The distinction between epistemic and non-epistemic values is critical to scientific studies because it helps scholars to perform research. Epistemic values have long been considered to be the foundation of scientific inquiry since they reflect the importance of research in terms of knowledge. Nevertheless, Douglas argues that non-epistemic values, which include political, social, and ethical values, are also important in research studies where there is a risk of non-epistemic consequences (559). This is because the inductive risk, or the risk of error in rejecting or confirming a scientific hypothesis, forces scientists to make value judgments.
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In the article, Douglas focuses on the connection between philosophy and science, showing how philosophers and scholars at different times viewed the role of values in scientific inquiry (561). The author shows that, according to Hempel’s reasoning, values play an essential role in the rules of acceptance of a scientific hypothesis. Rules of acceptance, according to Douglas, must consider the consequences of both success and failure in accepting a hypothesis (561). Cases where a hypothesis was ruled as accurate but is, in fact, false and vice versa represent the inductive risk associated with scientific inquiry (Douglas 562). Inductive risk is thus connected with non-epistemic consequences that stem from a hypothesis being wrongfully accepted or rejected. For example, if a scholar confirms the hypothesis that a particular drug is the most effective option for treating diabetes, and this hypothesis turns out to be false, people who have taken the drug for their condition might suffer from health consequences. Hence, the problem of inductive risk forces scientists to use value judgments by applying non-epistemic values to assess the possible outcomes of accepting or rejecting a hypothesis.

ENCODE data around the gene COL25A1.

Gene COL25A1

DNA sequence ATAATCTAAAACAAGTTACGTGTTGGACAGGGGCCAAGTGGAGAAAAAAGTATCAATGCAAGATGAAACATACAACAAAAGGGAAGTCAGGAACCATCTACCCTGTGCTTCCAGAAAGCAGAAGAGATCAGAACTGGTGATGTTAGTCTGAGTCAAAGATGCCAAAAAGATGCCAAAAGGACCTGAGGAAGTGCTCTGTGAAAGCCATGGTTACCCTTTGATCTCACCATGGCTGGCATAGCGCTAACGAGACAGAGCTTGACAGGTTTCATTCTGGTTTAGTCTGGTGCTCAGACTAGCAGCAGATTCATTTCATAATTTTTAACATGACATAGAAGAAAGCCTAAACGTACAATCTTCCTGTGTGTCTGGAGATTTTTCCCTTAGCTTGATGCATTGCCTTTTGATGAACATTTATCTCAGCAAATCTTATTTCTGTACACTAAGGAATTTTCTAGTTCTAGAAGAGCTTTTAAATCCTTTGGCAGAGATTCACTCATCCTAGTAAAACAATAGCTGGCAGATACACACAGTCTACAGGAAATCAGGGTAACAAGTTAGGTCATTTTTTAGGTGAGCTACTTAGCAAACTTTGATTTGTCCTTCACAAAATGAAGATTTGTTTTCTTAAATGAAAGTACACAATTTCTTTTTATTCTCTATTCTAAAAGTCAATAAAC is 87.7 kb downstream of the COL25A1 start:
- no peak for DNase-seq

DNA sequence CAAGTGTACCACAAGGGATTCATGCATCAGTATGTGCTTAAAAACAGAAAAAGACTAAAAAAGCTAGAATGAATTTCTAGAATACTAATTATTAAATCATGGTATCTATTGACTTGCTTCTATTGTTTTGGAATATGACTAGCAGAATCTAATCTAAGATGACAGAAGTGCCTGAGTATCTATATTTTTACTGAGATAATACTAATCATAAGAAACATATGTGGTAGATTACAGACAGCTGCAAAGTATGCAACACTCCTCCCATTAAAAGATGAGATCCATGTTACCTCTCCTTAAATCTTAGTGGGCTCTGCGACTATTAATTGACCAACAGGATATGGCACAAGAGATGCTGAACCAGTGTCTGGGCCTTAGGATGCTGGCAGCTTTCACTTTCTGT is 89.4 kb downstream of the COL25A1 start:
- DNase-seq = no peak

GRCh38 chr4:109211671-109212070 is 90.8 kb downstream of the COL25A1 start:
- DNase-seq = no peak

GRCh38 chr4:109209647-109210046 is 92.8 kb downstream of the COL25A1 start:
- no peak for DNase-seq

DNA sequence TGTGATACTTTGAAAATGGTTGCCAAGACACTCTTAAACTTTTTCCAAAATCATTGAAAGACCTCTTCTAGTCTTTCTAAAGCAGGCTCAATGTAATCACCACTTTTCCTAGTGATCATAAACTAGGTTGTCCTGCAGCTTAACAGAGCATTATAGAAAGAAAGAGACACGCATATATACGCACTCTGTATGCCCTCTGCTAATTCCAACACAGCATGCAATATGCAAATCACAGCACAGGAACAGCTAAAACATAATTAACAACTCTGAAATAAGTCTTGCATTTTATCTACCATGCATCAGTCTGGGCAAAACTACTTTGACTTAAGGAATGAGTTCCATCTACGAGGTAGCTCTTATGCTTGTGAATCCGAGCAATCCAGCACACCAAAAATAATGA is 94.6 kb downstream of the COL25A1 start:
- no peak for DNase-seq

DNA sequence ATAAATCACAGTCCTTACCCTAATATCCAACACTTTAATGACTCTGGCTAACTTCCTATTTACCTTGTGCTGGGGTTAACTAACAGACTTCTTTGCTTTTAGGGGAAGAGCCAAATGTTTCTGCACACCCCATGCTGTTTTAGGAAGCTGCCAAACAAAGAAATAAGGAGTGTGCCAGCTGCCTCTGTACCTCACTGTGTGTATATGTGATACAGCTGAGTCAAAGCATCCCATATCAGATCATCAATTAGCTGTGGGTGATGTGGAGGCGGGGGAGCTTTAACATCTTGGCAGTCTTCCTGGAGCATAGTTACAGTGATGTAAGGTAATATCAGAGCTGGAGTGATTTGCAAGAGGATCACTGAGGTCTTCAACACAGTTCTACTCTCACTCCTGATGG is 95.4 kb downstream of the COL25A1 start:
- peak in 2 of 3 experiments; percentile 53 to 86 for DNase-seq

Different ethical theories can help to address the problem of inductive risk, thus assisting scholars in identifying the correct decision to make in various cases. For instance, the utilitarian ethical theory focuses on the utility of acts and choices. This theory posits that a moral action is the one that brings the most happiness to the most significant number of persons and causes little to no harm. Using this framework, it is possible for researchers to make decisions that involve inductive risk by evaluating the consequences of each option. Kantian ethics offers a different approach to decision-making in cases involving inductive risk. According to this ethical theory, scientists should act in accordance with their duty to people. Since the primary mission of scientists is to generate knowledge, they should spread truthful knowledge that would advance their scientific area. This means that when faced by decisions involving inductive risk, scientists should choose the option based on evidence rather than consequences. However, scientists working in health, medicine, and related fields are also required to take into account the ethical implications of a hypothesis because they have a duty to people. Hence, depending on the ethical theory chosen and the field of scientific inquiry considered, both utilitarianism and Kantian ethics can be used to approach inductive risk
All in all, the article shows that scientists are often required to make value judgments in research. Douglas argues that this is because are many cases when inductive risk is associated with non-epistemological consequences, and thus scientists need to evaluate all of the options available to them (561). Ethical theories, including utilitarianism and Kantian ethics, can help scientists to decide whether to accept or reject a hypothesis.
Douglas, Heather. “Inductive Risk and Values in Science.” Philosophy of Science, vol. 67, no. 4, 2000, pp. 559-579.